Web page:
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Useful Links and Information

Family Hubs

​The Family Hub website provides a huge range of information and advice on Children and Family Support, Early Years Education and Start for Life. Information such as finding your local children's centre, pregnancy advice, feeding, emotional health, keeping children safe, special needs and disabilities, play and learning, healthy lifestyle choices, managing money, support for domestic abuse, language barriers, positive parent relationships and so much more. Please click on the link to find our more.

Children's Oral Health

February is Children's National Dental Health Month! Scan the QR code or click on the link below to help find your child an NHS Dentist in your area.

Good oral health for children is crucial for several reasons:

  1. Healthy Development: Children’s baby teeth play a significant role in their development. These teeth help them bite, chew, and speak, and contribute to their overall confidence when they smile. Additionally, baby teeth create space for and guide the growth of permanent adult teeth1.

  2. Avoiding Pain and Infection: Maintaining good oral health keeps children free from toothache, infection, and swollen gums. These issues can cause discomfort and hinder daily activities1.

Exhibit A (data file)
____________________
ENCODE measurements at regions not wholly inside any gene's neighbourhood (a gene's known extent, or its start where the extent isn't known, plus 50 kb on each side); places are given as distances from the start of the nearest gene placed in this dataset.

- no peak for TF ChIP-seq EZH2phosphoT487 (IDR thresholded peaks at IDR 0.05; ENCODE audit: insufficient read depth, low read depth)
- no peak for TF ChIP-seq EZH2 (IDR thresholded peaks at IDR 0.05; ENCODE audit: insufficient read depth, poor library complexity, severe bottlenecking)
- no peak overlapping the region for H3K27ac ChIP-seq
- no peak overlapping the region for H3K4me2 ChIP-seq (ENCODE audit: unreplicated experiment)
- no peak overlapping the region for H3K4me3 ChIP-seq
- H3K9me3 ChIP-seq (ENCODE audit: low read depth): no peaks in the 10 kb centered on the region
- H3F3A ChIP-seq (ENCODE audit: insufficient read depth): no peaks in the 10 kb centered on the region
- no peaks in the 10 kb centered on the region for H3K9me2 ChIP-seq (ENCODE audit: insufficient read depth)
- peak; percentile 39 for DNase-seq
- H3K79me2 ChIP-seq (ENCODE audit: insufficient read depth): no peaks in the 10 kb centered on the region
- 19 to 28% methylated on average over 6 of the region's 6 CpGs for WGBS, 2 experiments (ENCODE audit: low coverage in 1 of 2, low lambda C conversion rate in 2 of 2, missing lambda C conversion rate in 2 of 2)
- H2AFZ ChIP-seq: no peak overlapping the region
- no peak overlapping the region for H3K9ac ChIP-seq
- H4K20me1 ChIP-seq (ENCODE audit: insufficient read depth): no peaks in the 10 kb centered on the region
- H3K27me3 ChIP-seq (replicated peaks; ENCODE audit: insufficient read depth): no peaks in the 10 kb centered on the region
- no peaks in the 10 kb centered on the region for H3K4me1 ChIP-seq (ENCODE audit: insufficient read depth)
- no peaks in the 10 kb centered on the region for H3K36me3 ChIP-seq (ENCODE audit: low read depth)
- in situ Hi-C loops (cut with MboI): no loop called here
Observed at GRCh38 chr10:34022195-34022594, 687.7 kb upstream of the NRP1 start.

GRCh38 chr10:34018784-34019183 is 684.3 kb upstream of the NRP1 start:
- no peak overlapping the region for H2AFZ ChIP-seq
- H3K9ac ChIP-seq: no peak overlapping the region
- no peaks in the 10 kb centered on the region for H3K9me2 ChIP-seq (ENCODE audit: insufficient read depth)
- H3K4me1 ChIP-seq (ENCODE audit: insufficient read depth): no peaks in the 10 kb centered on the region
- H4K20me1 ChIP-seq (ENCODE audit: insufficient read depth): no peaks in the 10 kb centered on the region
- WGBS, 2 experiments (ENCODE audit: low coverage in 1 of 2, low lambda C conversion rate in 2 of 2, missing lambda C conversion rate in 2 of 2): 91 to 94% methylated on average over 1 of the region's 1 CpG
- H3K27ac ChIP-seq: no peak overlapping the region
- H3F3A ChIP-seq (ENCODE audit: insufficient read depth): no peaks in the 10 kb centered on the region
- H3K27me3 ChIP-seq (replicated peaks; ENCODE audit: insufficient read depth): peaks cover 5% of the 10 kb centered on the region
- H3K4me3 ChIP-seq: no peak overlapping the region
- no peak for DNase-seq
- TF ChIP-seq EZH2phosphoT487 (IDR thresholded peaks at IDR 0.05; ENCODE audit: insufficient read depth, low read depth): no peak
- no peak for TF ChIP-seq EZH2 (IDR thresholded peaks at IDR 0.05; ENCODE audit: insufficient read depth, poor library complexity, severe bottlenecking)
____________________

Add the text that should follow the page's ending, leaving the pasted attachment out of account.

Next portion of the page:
3. Academic and Social Impact: Proper oral hygiene in children has far-reaching effects. It not only reduces dental pain and expenses but also positively impacts academic and social development. Children with healthy teeth can chew better, eat nutritious foods, and avoid pain and tooth loss, leading to better overall well-being23.

  4. Early Habits Matter: Establishing a regular teeth-cleaning routine early on is essential. Here are some tips for maintaining good oral health in children.

Healthy Eating and Exercise

Experts have warned that some snacks aimed at children and marketed as healthy are high in sugar.

A report by Public Health England criticised baby and infant food manufacturers for loading their products with unacceptably large amounts of sugar and promoting them as good for health.

NHS advice states that any product with more than 22.5g of sugar per 100g has a high level of sugar. There is no recommended sugar intake for children under the age of four, but it is advised they avoid all foods and drinks with added sugar. For those aged 4-6, it’s 19g of free sugar a day, which refers to any added sugar and sugars found naturally in honey, syrups, and unsweetened fruit and vegetable juices, smoothies and purees.

Change4Life is a public health programme in England which began in January 2009, run by Public Health England.

The website provides a range of information, advice and support about activity ideas, games and fun exercises to encourage children to be active, healthy food swops/snacks, sugar calculator, lunch box inspiration as well as mental well-being tips for parents. 

For more information about Change4Life, click the link below.

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